San Sebastián, September 23 (EFE).- Ecuadorian filmmaker Ana Cristina Barragán will close the Horizontes Latino competition of the 70th edition of the San Sebastián festival this Friday with “La piel octopo”, the story of the close relationship between Iris and Ariel, 17-year-old twins who live on an island isolated from the rest of the world.

Inspired by Hirokazu Koreeda’s Nobody Knows, Barragán writes about a family that lives in isolation due to the decision of a mother “wounded by the city” and has a “decent and violent” behavior, the director explains in an interview. with Efe.

There is a very special “hermetic and intimate” relationship between the twins in the film about feelings that are also expressed outside of verbal. Unlike Yorgos Lanthimos’ Canino, which the director had not seen before his script was suggested to him, it is about teenagers “isolated in freedom”.

“I’m interested in what is not domesticated, what is outside the regulations,” explains Barragán (Quito, 1987), who spent a lot of time as a child on the Ecuadorian beach where the film was shot and where his father now lives. , in a beautiful natural environment.

This is not the case for the father of the boys in “Skin of the Octopus,” who decides to return to civilization and is a character who feels ashamed of his family.

During the film, dreamlike underwater images of octopuses and molluscs intersperse, representing, according to the director, “an underworld of strange species that just inhabit it and are a mystery.”

“I like to deal with characters who don’t fit into their surroundings and who go on quests from their loneliness,” explains Barragán, whose first feature film “Alba” (2016) premiered at the Rotterdam Film Festival. in more than 100 competitions and received more than 30 awards.


“La piel octopo” is the twelfth and last film to be premiered in the Horizontes Latinos feature film competition of the year, which has not been released in Spain, was produced in whole or in part in Latin America, directed by filmmakers of Latin origin, or whose setting or theme is Latino communities from other parts of the world.

Veteran Chilean director Patricio Guzmán opened the competition with a documentary about the revolution that erupted in Chile in 2019 and resulted in a new constitution to replace Pinochet’s constitution, which was recently rejected in a referendum.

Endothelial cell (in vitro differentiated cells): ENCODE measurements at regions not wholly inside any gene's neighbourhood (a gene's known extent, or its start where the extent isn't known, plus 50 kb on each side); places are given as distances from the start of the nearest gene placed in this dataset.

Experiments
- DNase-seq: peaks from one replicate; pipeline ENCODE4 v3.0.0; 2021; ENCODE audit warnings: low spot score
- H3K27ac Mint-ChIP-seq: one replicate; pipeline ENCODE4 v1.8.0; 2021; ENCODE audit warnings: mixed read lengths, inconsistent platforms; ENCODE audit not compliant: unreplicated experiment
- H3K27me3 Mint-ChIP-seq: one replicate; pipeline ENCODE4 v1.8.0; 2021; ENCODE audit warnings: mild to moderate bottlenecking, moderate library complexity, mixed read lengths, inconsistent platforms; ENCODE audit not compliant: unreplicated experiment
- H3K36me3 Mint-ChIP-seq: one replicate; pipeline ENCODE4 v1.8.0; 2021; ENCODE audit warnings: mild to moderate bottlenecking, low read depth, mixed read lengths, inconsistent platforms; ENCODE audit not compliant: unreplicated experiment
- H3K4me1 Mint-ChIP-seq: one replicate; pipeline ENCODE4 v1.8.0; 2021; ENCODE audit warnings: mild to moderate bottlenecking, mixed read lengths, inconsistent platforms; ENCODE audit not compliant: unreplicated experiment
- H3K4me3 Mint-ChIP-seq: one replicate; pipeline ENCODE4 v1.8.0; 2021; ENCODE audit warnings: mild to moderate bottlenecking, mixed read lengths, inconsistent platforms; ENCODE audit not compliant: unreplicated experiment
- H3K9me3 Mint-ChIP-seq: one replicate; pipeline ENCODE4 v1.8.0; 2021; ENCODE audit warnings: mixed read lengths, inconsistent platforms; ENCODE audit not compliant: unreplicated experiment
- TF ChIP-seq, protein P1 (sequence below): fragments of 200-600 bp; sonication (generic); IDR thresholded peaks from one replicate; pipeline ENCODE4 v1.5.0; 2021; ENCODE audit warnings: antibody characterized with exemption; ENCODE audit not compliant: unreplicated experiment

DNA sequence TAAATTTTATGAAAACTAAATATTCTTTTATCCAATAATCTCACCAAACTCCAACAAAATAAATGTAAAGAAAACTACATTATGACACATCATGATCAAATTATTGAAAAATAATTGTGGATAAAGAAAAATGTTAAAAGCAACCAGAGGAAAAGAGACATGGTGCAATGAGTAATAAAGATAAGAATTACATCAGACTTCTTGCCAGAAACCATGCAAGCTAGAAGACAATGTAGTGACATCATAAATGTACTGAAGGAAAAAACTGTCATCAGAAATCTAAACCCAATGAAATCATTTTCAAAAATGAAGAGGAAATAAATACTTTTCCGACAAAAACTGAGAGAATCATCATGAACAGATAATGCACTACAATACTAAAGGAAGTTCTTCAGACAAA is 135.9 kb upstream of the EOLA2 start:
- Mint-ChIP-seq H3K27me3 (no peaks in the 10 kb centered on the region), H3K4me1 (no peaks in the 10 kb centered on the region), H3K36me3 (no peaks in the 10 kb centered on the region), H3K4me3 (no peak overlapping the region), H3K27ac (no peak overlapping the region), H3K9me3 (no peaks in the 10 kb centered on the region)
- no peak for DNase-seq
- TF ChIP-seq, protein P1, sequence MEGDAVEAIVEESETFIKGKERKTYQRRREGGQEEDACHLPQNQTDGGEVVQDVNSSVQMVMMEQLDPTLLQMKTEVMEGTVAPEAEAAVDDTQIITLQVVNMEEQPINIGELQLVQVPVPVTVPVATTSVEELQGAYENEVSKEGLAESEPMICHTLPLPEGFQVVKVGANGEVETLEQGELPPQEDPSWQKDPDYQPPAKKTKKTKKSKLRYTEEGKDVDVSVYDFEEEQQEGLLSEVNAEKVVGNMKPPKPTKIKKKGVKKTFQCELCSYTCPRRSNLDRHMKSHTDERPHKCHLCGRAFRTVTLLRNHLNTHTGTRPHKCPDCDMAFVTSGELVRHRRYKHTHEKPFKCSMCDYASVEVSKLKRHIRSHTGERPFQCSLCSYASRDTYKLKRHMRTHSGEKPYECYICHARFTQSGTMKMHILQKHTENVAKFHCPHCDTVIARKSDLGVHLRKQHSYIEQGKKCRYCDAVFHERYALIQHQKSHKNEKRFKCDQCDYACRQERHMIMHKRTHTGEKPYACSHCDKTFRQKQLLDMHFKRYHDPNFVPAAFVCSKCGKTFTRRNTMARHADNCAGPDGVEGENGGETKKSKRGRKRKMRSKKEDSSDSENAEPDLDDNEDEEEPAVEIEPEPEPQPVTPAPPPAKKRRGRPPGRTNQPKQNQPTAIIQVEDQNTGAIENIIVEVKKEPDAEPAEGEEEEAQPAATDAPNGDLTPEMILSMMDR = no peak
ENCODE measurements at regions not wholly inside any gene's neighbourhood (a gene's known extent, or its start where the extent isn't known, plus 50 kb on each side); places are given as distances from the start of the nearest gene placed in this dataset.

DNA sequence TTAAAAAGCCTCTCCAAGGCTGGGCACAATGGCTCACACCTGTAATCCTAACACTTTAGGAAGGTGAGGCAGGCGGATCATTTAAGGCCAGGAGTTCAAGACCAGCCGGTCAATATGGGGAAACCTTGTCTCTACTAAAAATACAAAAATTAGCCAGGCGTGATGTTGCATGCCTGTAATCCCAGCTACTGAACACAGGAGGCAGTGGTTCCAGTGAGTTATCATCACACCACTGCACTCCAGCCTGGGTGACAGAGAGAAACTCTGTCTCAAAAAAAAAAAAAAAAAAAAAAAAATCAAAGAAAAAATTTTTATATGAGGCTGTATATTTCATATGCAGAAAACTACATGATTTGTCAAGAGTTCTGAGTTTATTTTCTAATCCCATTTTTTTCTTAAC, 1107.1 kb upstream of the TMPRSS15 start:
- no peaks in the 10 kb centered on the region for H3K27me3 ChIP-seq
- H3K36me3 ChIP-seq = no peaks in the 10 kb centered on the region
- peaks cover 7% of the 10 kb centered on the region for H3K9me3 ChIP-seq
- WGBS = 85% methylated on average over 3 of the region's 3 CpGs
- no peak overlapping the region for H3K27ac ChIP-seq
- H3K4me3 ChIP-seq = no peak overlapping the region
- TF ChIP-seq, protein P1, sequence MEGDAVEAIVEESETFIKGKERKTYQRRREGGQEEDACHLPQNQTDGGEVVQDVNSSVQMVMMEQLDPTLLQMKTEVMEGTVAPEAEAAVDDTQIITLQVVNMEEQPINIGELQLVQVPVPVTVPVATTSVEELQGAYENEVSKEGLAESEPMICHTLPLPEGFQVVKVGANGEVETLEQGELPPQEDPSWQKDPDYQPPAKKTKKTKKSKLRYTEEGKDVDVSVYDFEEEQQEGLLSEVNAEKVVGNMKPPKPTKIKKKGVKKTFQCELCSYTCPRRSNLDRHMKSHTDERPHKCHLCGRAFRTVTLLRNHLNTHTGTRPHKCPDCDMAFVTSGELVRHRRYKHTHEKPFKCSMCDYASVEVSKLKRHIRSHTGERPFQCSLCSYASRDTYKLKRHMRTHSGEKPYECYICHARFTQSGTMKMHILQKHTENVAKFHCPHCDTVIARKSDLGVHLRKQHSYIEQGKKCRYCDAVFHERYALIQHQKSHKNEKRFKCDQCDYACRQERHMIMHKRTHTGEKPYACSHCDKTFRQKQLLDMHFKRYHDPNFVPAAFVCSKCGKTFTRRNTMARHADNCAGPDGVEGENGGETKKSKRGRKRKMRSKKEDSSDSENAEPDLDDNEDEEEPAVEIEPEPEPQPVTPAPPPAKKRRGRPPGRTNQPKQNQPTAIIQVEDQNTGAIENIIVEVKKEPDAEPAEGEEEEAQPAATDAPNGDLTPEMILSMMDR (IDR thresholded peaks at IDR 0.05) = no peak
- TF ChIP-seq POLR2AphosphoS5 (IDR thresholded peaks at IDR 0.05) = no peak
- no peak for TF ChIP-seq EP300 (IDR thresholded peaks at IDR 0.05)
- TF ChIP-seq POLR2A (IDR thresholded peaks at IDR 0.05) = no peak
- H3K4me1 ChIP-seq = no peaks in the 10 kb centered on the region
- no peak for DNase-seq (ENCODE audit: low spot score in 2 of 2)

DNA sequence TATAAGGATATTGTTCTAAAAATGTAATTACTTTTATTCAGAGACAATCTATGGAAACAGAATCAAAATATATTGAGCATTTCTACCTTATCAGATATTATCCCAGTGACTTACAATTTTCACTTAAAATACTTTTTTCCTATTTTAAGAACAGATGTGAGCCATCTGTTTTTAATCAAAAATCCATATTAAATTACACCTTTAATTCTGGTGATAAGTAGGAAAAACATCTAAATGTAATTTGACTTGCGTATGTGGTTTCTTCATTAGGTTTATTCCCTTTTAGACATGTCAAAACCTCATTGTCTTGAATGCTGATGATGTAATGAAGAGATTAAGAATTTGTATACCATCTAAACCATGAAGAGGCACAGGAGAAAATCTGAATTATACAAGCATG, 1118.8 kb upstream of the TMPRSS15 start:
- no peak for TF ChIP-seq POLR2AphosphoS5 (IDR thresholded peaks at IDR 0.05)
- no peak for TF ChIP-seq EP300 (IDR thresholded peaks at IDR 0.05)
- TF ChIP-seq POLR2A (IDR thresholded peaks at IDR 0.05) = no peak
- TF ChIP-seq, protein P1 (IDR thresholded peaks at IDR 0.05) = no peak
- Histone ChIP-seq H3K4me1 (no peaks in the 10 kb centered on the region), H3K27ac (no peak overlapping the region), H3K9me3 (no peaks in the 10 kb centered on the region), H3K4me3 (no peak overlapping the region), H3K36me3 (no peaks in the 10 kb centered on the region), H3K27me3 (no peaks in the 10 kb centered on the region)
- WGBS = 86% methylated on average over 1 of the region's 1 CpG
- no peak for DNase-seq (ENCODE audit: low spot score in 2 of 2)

Also from Chile came “1976”, Manuela Martell’s story about a tired bourgeois woman (Aline Kuppenheim) who finds herself on an interesting inner journey in the dangerous environment of secret opposition to a dictatorial regime.

In addition to literature, politics and history are also examined, with Cuba’s Pavel Giroud’s “El Caso Padilla,” showing unpublished footage of poet Heberto Padilla’s self-incriminating appearance before the writers’ guild after his arrest in 1971.

Colombians Andrés Ramírez Pulido and Fabián Hernández participate with the productions “La Jauría” and “Un varón” respectively, in which they delve into the stories of young people suffering from violence and poverty. “La Jauría”, which received the top prize at the Cannes critics’ week, takes us to an experimental rehabilitation center in the middle of the jungle, and the debut film “Un man” to the struggle for survival on the streets of Bogota.

Although they do not live in a criminal environment, they are also teenagers with emotions and anxieties typical of this stage of life, the protagonists of the story “Sublime” by the Argentine Mariano Biasini. This is an LGTB story that won the Sebastiane Latino Award. the award is given by a jury made up of members of the Basque Gay, Lesbian, Trans, Bi and Intersex Association.

For her part, Mexico’s Natalia Beristain has entered the competition with the anti-impunity “Ruido”, which tells the story of Julia, who becomes one of the women who search for the violently disappeared, in a drama starring Julieta Egurrola. , the principal’s mother.

Juan Pablo González, also Mexican, competes with “Two Seasons,” in which the protagonist tries to keep a Jalisco tequila factory afloat amid powerful foreign corporations.

Costa Rican Valentina Maurel’s “I have Electrical Dreams” delves into a teenager’s love affair with her abusive father, Cuban Carlos Lechu “Vicenta B.” but portrays Santeria as a balm that protects people’s loneliness. Cuban mothers who lose their children either by leaving the island or by being burned there.

Finally, Brazilian Carolina Makowicz’s first film “Carbón” was presented, in which a family living next to a factory takes in an Argentinian capo played by César Bordón in the story of how they cross borders. an absurd escape from poverty.

Tomorrow, Saturday, the winner of the Horizontes Prize will be announced at the closing gala of the San Sebastian Festival, which will be awarded 35,000 euros to a director and distributor in Spain.

Marina Estevez Torreblanca

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